That’s strong language coming from a well-regarded diplomat. I assume she meant it figuratively. But something literal is at work. Canada’s recent about-face on Israel is a capitulation to the growing forces of darkness in our world. In recent years, the nations of the UN have been making a lot of deals with the devil – the actual devil.
Haley was referring to a vote on an anti-Israel resolution sponsored by North Korea. That’s right, those paragons of respect for human rights – North Korea’s government leaders – sponsored a resolution condemning Israel for “occupying” East Jerusalem, Judea, and Samaria. The resolution also says that the wall Israel built “severely impedes the right of the Palestinian people to self-determination.”
That wall was built to stop terrorist activity in Israel. It has been highly effective. It was necessary because Palestinian leadership continues to act as a major sponsor of terrorism. Israel tries to make peace while Palestinian leaders encourage their constituents to randomly stab people and blow things up. When Israel responds to these terrorist acts, the Palestinians decry Israel’s actions. Israel continues to try to make peace. But while they work for peace, they must keep their people secure. Thus, the wall.
Today we move on to a new section in Ephesians 2. Here we find Paul giving us still another example of who we are in Christ. We have learned we are “no longer strangers and foreigners” but are now “fellow citizens with the saints” and, if that wasn’t enough, we are also “members of the household of God” (Eph. 2:20). Next, the Lord shows us we belong to a grand temple, a “holy temple in the Lord” (Eph. 2:21), which is the “dwelling place of God in the Spirit” (Eph. 2:22). This magnificent temple has its foundation built on the teaching and revelation of the apostles and prophets and the chief cornerstone is the Lord Himself (Eph. 2:20). This is who we are in Christ. Breathtaking, isn’t it?
As we pray today, let’s focus our prayers on the first phrase in Ephesians 2:20. This verse speaks of the household of God being built on the foundation of the apostles and prophets yet it is in the past tense. It says:
Having been built on the foundation of the apostles and prophets, Jesus Christ Himself being the chief cornerstone – Ephesians 2:20.
When we read this our attention naturally gravitates to the words “apostles and prophets” and to “Jesus Christ Himself being the chief cornerstone”. But if we’re not careful, we’ll miss the beginning of this verse and all that simple beginning conveys. There it says “having been built”. That’s past tense, something already done and established in the past. And from these three words, we can get much encouragement today in our prayers.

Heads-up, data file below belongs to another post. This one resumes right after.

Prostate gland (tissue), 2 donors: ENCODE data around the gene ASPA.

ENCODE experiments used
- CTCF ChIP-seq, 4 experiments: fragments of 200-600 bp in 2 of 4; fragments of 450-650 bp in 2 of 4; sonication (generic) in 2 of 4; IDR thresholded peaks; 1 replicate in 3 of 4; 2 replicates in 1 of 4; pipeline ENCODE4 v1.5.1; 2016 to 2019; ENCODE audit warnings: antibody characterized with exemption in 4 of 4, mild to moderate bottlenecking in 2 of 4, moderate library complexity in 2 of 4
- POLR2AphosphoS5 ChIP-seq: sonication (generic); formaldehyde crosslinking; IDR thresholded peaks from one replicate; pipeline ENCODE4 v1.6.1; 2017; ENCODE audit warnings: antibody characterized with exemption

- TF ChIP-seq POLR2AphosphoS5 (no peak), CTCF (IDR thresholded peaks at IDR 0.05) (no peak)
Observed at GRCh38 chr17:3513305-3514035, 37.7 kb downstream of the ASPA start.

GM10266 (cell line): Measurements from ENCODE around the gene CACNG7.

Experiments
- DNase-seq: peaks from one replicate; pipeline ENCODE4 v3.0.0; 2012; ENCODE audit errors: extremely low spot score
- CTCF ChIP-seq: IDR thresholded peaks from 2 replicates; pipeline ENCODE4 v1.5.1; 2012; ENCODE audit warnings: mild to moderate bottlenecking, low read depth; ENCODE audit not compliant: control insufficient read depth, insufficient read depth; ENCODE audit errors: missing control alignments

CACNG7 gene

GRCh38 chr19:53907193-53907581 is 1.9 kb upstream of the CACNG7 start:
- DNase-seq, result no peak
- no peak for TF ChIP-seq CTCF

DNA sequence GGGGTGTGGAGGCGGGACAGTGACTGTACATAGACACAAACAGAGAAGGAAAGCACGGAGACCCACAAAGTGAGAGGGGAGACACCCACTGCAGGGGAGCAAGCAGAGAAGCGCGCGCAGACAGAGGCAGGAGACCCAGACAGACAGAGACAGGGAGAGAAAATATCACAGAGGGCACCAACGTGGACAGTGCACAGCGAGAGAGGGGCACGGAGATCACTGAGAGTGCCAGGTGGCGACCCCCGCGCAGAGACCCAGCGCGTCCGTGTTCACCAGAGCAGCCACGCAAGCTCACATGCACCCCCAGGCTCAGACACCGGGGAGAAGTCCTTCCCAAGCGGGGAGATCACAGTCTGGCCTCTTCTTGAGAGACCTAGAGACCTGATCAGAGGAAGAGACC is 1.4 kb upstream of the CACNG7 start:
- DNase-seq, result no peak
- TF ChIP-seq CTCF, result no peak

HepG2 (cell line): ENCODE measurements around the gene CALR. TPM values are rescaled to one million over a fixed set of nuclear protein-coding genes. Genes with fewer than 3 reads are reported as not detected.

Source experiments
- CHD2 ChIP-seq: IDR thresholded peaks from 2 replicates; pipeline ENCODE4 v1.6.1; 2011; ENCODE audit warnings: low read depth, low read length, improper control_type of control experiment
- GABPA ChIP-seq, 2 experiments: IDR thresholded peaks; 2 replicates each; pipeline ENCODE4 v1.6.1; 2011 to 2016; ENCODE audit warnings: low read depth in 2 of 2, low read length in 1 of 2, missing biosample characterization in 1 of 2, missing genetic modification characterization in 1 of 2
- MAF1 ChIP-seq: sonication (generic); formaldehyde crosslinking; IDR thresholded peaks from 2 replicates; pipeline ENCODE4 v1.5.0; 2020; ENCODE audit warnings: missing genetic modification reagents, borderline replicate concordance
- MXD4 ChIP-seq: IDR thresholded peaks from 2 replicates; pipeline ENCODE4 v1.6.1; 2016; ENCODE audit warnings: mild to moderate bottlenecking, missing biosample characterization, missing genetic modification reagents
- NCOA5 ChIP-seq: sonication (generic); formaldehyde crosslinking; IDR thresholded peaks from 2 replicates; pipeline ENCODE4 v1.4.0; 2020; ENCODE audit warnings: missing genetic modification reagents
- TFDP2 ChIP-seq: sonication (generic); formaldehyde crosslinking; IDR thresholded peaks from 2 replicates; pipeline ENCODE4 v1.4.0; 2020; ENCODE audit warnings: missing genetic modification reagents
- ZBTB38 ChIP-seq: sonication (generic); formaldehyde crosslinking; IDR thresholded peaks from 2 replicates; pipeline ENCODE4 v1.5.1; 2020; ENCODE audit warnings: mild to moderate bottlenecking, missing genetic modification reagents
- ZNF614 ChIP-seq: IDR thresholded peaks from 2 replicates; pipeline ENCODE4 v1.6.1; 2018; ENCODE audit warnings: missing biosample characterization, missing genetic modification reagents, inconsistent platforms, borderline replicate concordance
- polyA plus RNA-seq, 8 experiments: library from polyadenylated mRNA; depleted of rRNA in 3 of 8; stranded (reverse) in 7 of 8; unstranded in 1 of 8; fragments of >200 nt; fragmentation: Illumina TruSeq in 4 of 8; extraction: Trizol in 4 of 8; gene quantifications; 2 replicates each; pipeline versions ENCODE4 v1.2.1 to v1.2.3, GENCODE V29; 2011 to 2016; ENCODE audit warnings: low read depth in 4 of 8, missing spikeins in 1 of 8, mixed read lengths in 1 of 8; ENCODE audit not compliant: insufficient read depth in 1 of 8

There is one last point we need to discuss regarding being “members of the household of God” before we move on to Ephesians 1:20, and that is the unity and security that comes from being a member of a family. Our verse for today reads as follows:
Now, therefore, you are no longer strangers and foreigners, but fellow citizens with the saints and members of the household of God – Ephesians 2:19.
Yesterday we looked at how someone actually becomes a member of God’s household and focused our prayer time on Jesus’ conversation with Nicodemus as found in John 3. But today we want to examine the dynamics of being in a loving, functional family. Not the type of dysfunctional, narcissistic, and often abusive families many of us came from. But from the type of family God intended and designed. The type of family we would expect with God as the Father. Think about it.
Most families have members that don’t always agree or see things the same way. In fact, sometimes members of a family may have political or social views that are in stark contrast to each other which makes mealtimes and holidays something of an adventure. In addition, some families have siblings that often fight with each other, purposely irritate each other, and basically just get on each other’s nerves. That’s the nature of the family. Actually, it’s just human nature. In a family, we might have teenagers who are fighting for independence, pre-teens who are either goofy or moody or just plain loud and annoying, toddlers who want nothing but undivided attention, and parents who are just tired and don’t seem to have the time for each other, let alone this growing gang of children. In a functional family, often members are angry with each other and say things that are hurtful or cause pain. It happens.
We have previously looked at how to pray at all times and in all circumstances by letting the Holy Spirit, through God’s Word, direct our prayers. But next on the Faith Prepper list of required spiritual skills is learning how to trust Him at all times by allowing our faith to grow by having it exercised in often unpleasant circumstances. After all, faith grows when it is tested. And testing is usually unpleasant during the process but wonderful at the end.